Four years ago, the American Academy of Pediatrics introduced new guidelines in the treatment of attention deficit hyperactivity disorder. The guidelines expanded the age range of pediatric diagnosis and treatment, by going up to age 18, and heavily recommended that there be a behavioral therapy component as well as pharmaceutical treatment. In fact, it recommended that preschoolers with ADHD do behavioral therapy first before trying medication.
A new study looked at what doctors were doing in practice. The years studied, 2009-2010, were before the new guidelines, but the study, published in the Journal of Pediatrics, gives some indication of what is happening.
Only 30.7 percent of the kids studied got both behavioral therapy and medication as treatment; 44 percent got some behavioral therapy; 74 percent had received medication; and 12.7 percent received neither. In the 4- to 5-year-olds group, 31.9 percent received behavioral therapy only, 25.4 percent received medication alone, 21.2 percent received both treatments and 21.4 percent received neither treatment.
The Austin-area doctors we talked to were generally in agreement that they take the wait-and-see approach with 4- and 5-year-olds to see if the hyperactivity parents and preschools were seeing was just a matter of maturity and not ADHD. Sometimes they recommend behavioral therapy as well. Only occasionally have they put kids that young on medication. Usually that has been because of the level of symptoms and because there is a parent or sibling with ADHD.
Doctors have to determine if this is just a really active 4-year-old or a kid who has never been expected to behave and needs to learn good behavior practices. They also consider if there is something else happening medically like a problem with metabolism, a learning difference, a neurological disorder, anxiety or a lack of sleep, all of which can mimic ADHD.
For kids ages 6 and older, it’s a bit different. By the time they get to doctors, often something has happened at school or there are repeated behavior problems parents and teachers are seeing. Instead of recommending behavior therapy, they recommend medication first, then behavioral therapy.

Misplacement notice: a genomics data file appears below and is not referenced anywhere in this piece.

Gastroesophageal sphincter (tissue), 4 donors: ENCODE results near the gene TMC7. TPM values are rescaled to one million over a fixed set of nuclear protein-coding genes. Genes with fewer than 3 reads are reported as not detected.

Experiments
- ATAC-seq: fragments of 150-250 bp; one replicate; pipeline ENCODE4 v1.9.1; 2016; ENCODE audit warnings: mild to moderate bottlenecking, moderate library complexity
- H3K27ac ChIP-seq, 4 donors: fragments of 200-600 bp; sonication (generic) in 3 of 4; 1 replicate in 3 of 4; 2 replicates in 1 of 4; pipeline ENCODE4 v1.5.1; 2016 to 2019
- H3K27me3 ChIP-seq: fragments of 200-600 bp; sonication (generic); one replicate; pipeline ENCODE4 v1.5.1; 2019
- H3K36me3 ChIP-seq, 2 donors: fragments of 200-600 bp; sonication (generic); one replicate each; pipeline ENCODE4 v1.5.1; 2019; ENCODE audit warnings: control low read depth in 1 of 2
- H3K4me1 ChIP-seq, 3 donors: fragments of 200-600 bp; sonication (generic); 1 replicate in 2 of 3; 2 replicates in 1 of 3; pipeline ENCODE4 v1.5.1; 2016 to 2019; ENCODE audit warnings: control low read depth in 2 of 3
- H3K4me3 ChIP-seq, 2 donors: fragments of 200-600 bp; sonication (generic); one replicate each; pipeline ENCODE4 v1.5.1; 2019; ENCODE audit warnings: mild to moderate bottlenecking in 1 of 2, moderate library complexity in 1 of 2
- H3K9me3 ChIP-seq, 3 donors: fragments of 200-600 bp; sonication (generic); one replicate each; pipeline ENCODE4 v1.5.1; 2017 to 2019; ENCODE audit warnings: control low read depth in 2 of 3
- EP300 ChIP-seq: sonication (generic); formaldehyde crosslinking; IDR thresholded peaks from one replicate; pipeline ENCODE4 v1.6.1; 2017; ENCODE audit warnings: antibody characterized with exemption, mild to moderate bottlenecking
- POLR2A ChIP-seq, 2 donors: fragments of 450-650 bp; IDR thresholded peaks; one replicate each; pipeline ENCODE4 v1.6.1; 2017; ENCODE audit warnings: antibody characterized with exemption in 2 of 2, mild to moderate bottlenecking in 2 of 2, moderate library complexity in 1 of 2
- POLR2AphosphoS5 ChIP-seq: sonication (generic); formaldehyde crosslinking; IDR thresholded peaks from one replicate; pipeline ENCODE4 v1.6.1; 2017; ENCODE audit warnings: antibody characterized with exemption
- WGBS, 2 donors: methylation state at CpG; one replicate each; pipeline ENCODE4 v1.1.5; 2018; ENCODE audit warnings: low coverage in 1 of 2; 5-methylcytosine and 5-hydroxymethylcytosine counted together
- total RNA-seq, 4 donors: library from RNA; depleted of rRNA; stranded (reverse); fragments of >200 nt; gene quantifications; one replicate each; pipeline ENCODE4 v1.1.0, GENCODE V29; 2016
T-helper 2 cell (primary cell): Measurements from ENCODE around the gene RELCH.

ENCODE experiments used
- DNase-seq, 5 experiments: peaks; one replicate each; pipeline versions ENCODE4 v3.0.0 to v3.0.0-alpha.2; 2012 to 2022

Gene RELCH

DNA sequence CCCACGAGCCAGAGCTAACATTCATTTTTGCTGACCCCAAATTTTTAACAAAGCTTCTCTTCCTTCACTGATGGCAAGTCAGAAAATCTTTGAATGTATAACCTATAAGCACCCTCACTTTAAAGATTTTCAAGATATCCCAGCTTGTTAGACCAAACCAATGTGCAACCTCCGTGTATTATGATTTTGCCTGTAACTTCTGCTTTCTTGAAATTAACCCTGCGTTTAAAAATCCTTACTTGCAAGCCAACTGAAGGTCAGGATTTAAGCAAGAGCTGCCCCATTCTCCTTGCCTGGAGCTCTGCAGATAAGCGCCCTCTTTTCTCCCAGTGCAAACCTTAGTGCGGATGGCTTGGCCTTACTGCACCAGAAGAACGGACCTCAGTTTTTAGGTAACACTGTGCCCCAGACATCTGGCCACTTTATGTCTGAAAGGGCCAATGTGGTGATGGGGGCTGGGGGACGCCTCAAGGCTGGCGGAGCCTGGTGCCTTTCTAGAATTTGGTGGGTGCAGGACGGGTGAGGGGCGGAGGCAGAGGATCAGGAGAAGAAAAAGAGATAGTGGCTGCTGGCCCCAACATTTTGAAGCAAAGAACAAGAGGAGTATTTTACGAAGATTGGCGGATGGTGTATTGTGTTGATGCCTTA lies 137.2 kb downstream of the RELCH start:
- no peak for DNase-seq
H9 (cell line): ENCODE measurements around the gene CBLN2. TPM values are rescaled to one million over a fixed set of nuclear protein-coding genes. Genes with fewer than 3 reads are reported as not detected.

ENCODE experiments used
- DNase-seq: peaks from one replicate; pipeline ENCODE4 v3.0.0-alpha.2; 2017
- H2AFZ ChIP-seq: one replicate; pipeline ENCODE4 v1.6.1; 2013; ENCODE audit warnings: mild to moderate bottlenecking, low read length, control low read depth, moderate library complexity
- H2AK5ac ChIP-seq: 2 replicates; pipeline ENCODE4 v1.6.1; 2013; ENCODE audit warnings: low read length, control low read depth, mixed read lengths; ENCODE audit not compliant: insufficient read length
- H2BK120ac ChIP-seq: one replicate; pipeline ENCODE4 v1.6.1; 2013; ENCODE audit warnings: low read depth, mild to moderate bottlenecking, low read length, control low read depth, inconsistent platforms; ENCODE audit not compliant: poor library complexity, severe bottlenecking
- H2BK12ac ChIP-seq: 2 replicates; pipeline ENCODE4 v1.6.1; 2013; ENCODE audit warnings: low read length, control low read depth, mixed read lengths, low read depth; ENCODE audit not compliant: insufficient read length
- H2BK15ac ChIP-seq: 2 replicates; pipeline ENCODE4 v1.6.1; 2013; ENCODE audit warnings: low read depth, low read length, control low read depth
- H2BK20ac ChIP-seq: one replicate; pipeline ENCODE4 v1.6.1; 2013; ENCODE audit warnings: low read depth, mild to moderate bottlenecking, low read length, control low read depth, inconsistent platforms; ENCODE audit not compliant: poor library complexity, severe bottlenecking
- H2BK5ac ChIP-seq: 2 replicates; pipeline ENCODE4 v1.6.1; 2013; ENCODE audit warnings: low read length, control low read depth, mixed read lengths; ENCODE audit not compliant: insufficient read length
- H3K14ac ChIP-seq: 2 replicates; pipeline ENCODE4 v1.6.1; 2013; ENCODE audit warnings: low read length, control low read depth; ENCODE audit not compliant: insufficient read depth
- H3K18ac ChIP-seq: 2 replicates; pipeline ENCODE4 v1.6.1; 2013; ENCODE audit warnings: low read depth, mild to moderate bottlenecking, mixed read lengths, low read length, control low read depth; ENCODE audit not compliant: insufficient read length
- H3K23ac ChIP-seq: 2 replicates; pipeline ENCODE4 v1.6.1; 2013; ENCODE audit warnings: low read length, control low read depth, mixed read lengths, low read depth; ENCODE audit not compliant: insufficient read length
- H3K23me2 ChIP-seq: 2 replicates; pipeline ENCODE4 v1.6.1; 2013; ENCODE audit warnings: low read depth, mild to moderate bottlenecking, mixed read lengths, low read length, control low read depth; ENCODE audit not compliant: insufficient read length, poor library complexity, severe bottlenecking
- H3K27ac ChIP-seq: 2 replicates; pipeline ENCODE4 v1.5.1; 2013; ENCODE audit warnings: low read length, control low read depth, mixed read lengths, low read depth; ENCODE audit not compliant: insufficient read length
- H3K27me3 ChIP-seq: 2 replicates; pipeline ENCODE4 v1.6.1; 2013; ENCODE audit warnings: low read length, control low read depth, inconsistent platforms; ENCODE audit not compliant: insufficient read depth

“We know that medications work quickly and effectively if appropriate,” says Dr. Julie Alonso-Katzowitz, a child and adolescent psychiatrist at the Seton Mind Institute.
The behavior therapy is also problematic. Texas ranked 50th out of 50 states and Washington, D.C., for children who had ADHD receiving behavioral therapy. It was 46th for children who had both medication and behaviorial therapy.
“There are a lot of barriers,” says Dr. Elizabeth Knapp, a pediatrician with Austin Regional Clinic. Part of this is access to psychological and psychiatric care, especially in rural areas. Another factor is the cost and whether insurance will cover it.
Behavioral therapy also takes work on the part of the parent. For younger children, the therapy is mainly giving parents skills to help kids with coping strategies. As kids get older, the therapy becomes more about the kids learning the skills. To do therapy, parents have to be able to work a class or one-on-one treatment into their daily schedule.
Parents also might not want their child to have the stigma of ADHD, but getting the diagnosis is the first step toward qualifying for getting extra support in school.
Implementation and consistency with behavior therapy also can’t be controlled like a medication. Both parents have to be on board, but it can make a big difference.
“Behavior therapy, if you implement it, it gives your kids and the family something that will benefit them long term,” says Dr. Brad Berg, the medical director of pediatrics for Scott & White Healthcare-Round Rock.